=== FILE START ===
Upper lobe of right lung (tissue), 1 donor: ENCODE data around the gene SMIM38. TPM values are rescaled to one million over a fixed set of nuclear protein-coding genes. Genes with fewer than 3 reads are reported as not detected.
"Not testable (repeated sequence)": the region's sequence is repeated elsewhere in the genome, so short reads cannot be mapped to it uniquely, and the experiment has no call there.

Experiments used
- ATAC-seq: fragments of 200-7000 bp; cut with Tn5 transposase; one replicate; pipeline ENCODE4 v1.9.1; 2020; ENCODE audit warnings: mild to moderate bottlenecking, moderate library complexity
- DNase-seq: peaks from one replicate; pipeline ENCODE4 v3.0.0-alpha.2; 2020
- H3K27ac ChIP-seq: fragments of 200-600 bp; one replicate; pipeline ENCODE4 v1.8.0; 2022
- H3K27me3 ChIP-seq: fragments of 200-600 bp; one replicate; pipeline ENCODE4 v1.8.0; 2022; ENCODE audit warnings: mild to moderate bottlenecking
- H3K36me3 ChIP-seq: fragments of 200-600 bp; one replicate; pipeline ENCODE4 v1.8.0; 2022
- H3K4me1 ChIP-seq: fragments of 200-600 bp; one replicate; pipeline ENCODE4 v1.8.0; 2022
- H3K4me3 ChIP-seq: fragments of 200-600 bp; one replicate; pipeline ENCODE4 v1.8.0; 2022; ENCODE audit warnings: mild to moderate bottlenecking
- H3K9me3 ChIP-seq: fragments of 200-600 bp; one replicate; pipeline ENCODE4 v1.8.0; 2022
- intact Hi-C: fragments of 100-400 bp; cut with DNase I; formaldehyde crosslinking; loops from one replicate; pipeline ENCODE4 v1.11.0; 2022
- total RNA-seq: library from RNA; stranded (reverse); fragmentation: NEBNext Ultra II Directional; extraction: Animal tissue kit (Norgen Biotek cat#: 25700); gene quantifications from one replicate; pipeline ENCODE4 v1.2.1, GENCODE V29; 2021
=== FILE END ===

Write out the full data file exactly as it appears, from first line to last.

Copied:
Upper lobe of right lung (tissue), 1 donor: ENCODE data around the gene SMIM38. TPM values are rescaled to one million over a fixed set of nuclear protein-coding genes. Genes with fewer than 3 reads are reported as not detected.
"Not testable (repeated sequence)": the region's sequence is repeated elsewhere in the genome, so short reads cannot be mapped to it uniquely, and the experiment has no call there.

Experiments used
- ATAC-seq: fragments of 200-7000 bp; cut with Tn5 transposase; one replicate; pipeline ENCODE4 v1.9.1; 2020; ENCODE audit warnings: mild to moderate bottlenecking, moderate library complexity
- DNase-seq: peaks from one replicate; pipeline ENCODE4 v3.0.0-alpha.2; 2020
- H3K27ac ChIP-seq: fragments of 200-600 bp; one replicate; pipeline ENCODE4 v1.8.0; 2022
- H3K27me3 ChIP-seq: fragments of 200-600 bp; one replicate; pipeline ENCODE4 v1.8.0; 2022; ENCODE audit warnings: mild to moderate bottlenecking
- H3K36me3 ChIP-seq: fragments of 200-600 bp; one replicate; pipeline ENCODE4 v1.8.0; 2022
- H3K4me1 ChIP-seq: fragments of 200-600 bp; one replicate; pipeline ENCODE4 v1.8.0; 2022
- H3K4me3 ChIP-seq: fragments of 200-600 bp; one replicate; pipeline ENCODE4 v1.8.0; 2022; ENCODE audit warnings: mild to moderate bottlenecking
- H3K9me3 ChIP-seq: fragments of 200-600 bp; one replicate; pipeline ENCODE4 v1.8.0; 2022
- intact Hi-C: fragments of 100-400 bp; cut with DNase I; formaldehyde crosslinking; loops from one replicate; pipeline ENCODE4 v1.11.0; 2022
- total RNA-seq: library from RNA; stranded (reverse); fragmentation: NEBNext Ultra II Directional; extraction: Animal tissue kit (Norgen Biotek cat#: 25700); gene quantifications from one replicate; pipeline ENCODE4 v1.2.1, GENCODE V29; 2021